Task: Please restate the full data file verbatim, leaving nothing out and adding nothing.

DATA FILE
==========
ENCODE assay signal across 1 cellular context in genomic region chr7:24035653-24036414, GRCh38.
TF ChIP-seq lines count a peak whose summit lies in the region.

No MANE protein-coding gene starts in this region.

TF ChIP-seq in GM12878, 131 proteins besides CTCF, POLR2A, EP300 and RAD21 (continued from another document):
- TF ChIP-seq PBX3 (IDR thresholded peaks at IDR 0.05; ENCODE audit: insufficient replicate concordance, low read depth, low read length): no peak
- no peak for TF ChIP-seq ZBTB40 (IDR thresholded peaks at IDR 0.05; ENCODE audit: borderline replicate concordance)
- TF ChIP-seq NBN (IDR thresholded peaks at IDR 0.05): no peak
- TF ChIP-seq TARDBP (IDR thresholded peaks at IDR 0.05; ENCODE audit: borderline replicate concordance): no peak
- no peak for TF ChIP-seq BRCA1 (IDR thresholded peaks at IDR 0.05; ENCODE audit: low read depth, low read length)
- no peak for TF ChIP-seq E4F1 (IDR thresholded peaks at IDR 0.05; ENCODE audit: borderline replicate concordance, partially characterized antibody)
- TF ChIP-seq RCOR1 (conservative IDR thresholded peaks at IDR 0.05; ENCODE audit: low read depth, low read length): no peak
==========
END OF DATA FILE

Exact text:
ENCODE assay signal across 1 cellular context in genomic region chr7:24035653-24036414, GRCh38.
TF ChIP-seq lines count a peak whose summit lies in the region.

No MANE protein-coding gene starts in this region.

TF ChIP-seq in GM12878, 131 proteins besides CTCF, POLR2A, EP300 and RAD21 (continued from another document):
- TF ChIP-seq PBX3 (IDR thresholded peaks at IDR 0.05; ENCODE audit: insufficient replicate concordance, low read depth, low read length): no peak
- no peak for TF ChIP-seq ZBTB40 (IDR thresholded peaks at IDR 0.05; ENCODE audit: borderline replicate concordance)
- TF ChIP-seq NBN (IDR thresholded peaks at IDR 0.05): no peak
- TF ChIP-seq TARDBP (IDR thresholded peaks at IDR 0.05; ENCODE audit: borderline replicate concordance): no peak
- no peak for TF ChIP-seq BRCA1 (IDR thresholded peaks at IDR 0.05; ENCODE audit: low read depth, low read length)
- no peak for TF ChIP-seq E4F1 (IDR thresholded peaks at IDR 0.05; ENCODE audit: borderline replicate concordance, partially characterized antibody)
- TF ChIP-seq RCOR1 (conservative IDR thresholded peaks at IDR 0.05; ENCODE audit: low read depth, low read length): no peak